Who knows you better than anyone else?
I appreciate these things take time and effort and that level of responsibility may not work for every athlete, but I am certain that for many developing athletes, improving some of these ownership skills will not only reduce a great deal of stress, but it will also result in an improvement in performance. I strongly believe that the person who knows you best is you. Athletes need to learn about themselves. They need to learn to understand their bodies and what key areas need to be worked on. They need to understand what areas are being developed in certain sessions and get to a stage where they can provide meaningful feedback to coaches about where more or less effort needs to be focussed.
Athletes need to learn that coaches, parents and supporting individuals are not going to get them anywhere. They are going to HELP get them there. These people are vital in an athlete’s development but it really is up to the athlete to build a partnership and acquire that knowledge from their coach as well as recognise parents as a support (and not a taxi company, catering company, hotel, travel agent, laundrette and PA amongst many others!). I once heard Toni Minichiello describe his coaching relationship with Jessica Ennis-Hill, saying “at first I taught her, then I coached her, now it’s a partnership”.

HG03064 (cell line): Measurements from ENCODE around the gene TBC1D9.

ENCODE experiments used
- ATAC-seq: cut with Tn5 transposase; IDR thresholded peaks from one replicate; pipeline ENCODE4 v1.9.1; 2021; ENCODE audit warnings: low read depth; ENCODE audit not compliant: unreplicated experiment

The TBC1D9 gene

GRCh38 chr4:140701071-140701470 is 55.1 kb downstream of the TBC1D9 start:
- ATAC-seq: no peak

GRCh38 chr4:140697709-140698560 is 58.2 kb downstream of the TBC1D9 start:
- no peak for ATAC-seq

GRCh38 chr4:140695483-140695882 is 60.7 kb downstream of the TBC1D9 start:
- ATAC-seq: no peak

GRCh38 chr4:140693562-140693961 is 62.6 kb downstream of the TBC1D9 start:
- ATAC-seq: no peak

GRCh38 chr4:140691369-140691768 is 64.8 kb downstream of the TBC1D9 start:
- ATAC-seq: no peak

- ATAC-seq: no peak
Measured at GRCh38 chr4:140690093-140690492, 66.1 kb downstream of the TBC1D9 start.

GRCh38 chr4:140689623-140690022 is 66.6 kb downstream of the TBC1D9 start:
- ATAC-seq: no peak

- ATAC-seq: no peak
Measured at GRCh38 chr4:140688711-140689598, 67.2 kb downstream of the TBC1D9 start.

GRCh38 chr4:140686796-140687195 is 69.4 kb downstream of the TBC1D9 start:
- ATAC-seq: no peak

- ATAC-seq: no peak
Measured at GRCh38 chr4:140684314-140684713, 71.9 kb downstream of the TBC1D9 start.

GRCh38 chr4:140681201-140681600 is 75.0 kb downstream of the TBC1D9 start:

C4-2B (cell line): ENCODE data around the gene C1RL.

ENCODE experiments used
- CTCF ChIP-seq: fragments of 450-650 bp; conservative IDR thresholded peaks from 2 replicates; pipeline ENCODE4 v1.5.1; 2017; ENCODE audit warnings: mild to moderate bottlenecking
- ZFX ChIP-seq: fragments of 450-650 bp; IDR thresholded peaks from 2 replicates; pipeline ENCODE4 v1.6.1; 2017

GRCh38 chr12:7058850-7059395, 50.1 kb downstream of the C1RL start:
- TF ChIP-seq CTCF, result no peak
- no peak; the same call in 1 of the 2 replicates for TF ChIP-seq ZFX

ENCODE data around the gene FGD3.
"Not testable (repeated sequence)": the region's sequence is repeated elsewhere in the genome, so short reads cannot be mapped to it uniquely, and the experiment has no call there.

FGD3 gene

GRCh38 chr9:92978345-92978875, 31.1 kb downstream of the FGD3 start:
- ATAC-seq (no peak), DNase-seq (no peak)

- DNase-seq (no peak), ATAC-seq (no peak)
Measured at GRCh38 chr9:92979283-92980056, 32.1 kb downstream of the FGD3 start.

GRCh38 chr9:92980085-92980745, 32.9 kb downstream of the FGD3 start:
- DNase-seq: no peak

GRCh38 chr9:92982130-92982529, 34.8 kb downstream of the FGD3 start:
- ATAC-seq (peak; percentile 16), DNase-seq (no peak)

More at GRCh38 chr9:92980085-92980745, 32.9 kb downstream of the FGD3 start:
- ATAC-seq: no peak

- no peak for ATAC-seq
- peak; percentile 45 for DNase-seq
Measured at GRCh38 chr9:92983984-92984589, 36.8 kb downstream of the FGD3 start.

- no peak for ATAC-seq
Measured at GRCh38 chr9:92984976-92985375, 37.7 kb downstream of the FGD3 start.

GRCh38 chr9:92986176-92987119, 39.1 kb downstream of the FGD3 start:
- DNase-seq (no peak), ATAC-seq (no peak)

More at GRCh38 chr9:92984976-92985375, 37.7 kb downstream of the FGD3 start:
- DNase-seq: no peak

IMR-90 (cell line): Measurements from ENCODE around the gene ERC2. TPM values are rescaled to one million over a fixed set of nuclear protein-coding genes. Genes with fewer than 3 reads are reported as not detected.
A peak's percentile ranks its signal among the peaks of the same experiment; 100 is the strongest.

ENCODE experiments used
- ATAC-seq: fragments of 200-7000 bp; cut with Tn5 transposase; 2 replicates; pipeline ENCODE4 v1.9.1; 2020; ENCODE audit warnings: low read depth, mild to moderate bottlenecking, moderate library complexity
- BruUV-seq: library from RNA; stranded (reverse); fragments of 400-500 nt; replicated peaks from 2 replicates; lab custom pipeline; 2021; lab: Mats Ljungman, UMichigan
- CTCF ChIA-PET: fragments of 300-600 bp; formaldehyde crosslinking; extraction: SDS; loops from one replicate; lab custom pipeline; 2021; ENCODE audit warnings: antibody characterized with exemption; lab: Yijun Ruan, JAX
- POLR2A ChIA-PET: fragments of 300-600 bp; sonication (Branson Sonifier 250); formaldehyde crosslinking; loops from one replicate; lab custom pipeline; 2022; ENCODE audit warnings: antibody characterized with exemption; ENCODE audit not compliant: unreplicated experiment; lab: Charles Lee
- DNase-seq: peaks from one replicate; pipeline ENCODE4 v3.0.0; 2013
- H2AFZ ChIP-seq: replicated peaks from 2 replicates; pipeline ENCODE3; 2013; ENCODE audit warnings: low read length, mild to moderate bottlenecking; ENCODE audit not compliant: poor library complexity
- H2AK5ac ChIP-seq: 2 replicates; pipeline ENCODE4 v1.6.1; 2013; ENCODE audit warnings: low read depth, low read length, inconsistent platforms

Learning comes from making mistakes
For parents, an example might be to encourage them to prepare for training sessions themselves. It’s not the end of the world if they forget shoes or a towel and it will certainly teach them not to forget again. Praise them for independent and responsible behaviours. As they get older, hand over more and more responsibility for their sport. For coaches, you could start to get them to think about certain competitions to help develop a plan and perhaps get them to enter themselves. If they forget, they’ll quickly learn not to do it again. Make sure you explain aspects of training and why you are working on them. Help them understand areas they need to work on in their own time. Athletes with ownership will make your life a lot easier!
It may seem like a risky approach, particularly if there’s a concern the athlete will drop out if they have to do things for themselves. In fact, the athlete is far more likely to drop out if they don’t develop these skills. The changes need to be small and increased gradually over time in situations where it’s not a big deal if they mess up (even though it might, at times, be a little embarrassing for them!). Performance can seem really important in young athletes, but try to see age group sport as the practice ground for senior level. This is the best time to make and learn from mistakes. Every athlete at elite senior level will tell you about a time they did something silly as a young athlete and never ever did it again.
My example? Not reading the competition rules for the U17 East District Championships which stated that registration closed at 2pm. I turned up at 3pm, an hour before my race and was turned away and not allowed to race. I have read every competition letter TEN times over since!!